Sorry No Buzzword

In this month’s question Jan van Ginkel, Director Value Stream Management & Supply Chain Development at Sara Lee CoffeeTea asks what distinguishes a good lean leader from a traditional one in terms of behavior and results in short sentence.

Here is my response posted over at the Lean Edge:

Sorry but in all honesty I am not a fan of providing “sound bite” sized answers to complex questions. I fear these short so-called answers or buzz words often do far more harm than good and don’t advance the state of lean thinking very much. I believe that hard questions deserve some hard thinking and reflection. If Lean Leadership could be reduced to a catchy phrase or a basic formula (e=mc²) it would have been done long ago…In order to play along with the game however I will draft an attempt at a shorter response and then a longer one that I think reflects current reality.

In short good Lean leaders focus on customer satisfaction, producing stellar results, achieving improvement systems, and developing people in the process. Problems and processes are looked at as opportunities for improvement. Themes employed in the problem solving encompass but are not limited to concepts such as building in quality, producing Just-in-Time, standardizing work to the pace of customer demand, etc., etc. Successful Lean leaders drive their companies to dig deeper and go farther than the competition. I have commented on some of this before in a question pertaining to Respect for People. When a successful Lean leader steps aside ideally the system continues and development continues. If results are not achieved or the system falters then something was missing. As an example after Taiichi Ohno and Eiji Toyoda stepped aside inside of Toyota the company continued to improve.

The longer answer is more complex and why I am not a fan of the “buzz word” answer to complex questions. Leadership is often situational in nature and hence does not conform well to stereotypes. Successful leaders do different things at different points in time. In other words copying someone else is not always a recipe for success…your company situation may not be what Toyota for example faces today or in the 1950’s. Steve Jobs found tremendous success doing things his own way and people need to remember this point as well.

If you look at corporate leaders (or at least Presidents) inside of Toyota over the past sixty years you wind up with the following list of names:

1) 1937-1941 Risburo Toyoda

2) 1941-1950 Kiichiro Toyoda

3) 1950-1961 Taizo Ishida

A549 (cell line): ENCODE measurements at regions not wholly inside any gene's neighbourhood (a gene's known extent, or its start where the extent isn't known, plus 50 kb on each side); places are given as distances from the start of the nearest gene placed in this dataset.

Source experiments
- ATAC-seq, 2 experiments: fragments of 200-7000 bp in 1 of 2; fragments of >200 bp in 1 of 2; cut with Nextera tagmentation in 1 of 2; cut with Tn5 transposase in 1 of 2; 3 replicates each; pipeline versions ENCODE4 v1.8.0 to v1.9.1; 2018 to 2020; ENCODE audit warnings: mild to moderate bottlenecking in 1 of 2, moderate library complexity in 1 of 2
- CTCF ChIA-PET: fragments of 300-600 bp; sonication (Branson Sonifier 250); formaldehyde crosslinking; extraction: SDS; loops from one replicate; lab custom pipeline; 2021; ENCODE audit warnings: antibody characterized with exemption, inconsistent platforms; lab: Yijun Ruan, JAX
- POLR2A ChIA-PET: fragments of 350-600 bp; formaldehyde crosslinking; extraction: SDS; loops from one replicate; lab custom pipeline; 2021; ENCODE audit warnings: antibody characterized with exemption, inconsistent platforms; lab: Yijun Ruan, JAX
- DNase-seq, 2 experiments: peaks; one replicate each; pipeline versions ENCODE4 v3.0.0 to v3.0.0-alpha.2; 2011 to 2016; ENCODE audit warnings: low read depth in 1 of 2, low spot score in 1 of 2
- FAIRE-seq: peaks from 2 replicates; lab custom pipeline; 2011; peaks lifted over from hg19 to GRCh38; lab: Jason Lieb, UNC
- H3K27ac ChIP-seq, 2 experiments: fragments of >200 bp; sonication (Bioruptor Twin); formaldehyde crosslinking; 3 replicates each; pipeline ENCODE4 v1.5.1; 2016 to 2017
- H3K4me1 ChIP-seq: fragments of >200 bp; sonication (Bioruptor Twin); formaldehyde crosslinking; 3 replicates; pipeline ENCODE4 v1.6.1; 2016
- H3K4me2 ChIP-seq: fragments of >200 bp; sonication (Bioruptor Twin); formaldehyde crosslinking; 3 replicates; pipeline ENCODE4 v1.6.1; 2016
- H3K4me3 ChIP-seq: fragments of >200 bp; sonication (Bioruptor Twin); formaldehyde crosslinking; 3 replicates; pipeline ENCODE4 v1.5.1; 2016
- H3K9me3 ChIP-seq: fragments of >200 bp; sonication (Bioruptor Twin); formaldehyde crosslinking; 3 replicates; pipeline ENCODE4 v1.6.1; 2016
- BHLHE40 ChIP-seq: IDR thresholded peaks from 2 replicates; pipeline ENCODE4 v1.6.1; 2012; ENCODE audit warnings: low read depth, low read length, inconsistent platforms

4) 1961-1967 Fukio Nakagawa

5) 1967-1982 Eiji Toyoda

6) 1982-1992 Shoichiro Toyoda

7) 1992-1995 Tatsuro Toyoda

8) 1995-1999 Hiroshi Okuda

9) 1999-2005 Fujio Cho

10) 2005-2009 Katsuaki Watanabe

11) 2009-Current Akio Toyoda

I’d wager that most of the names on the list the average person has not heard of before. Some were more successful than others and a couple struggled in hindsight. However even on the successful ones I doubt that if studied in detail we’d arrive at a single insight or phrase that describes their actions in leading Toyota to success over the past six decades. Each one faced different challenges at different points in time as the company evolved. If you reduce leadership complexity to generalities you wind up with generic summary responses like “Continuous Improvement and Respect for People” etc.

Good leaders should not worry too much about if their behavior aligns with someone else’s template for success. Steve Jobs broke the mold at Apple and enjoyed a long run of success.  We’ll see if it sustains or not in the long run now that he has passed on. Eiji Toyota and Taiichi Ohno did things that not everyone agreed with in the beginning on their improvement journey.  Other leaders have often been unconventional as well.

My advice to executives perusing lean type of improvement often starts with the following lines of questions and it is highly subjective. I also doubt it is original in the least.

1)     What are you trying to accomplish?

2)     Why are you trying to accomplish this set of goals?

3)     When does your organization need to do this by?

4)     How will the organization accomplish the objective?

5)     Is there a certain “way” or style of action you are trying to create?

6)     How are you personally going to display leadership on this action?

7)     What are the main problems you want to focus upon initially and why?

8)     How will you review progress?

9)     How will you develop people?

10)  How will you measure, reward, and recognize success?

11)  How will you make this a systematic way of doing things?

12)  How will you promote improvement in the long run and not rigid dogmatic adherence to current concepts?

I don’t expect the answers to be the same from case to case. In fact they should be different depending upon the circumstances and environment the leader is facing. I also realize that this is not the short concise answer that people are looking for. However in the end I think this style of thinking and the answers are more important than conforming to other individuals conception of correct “behavior”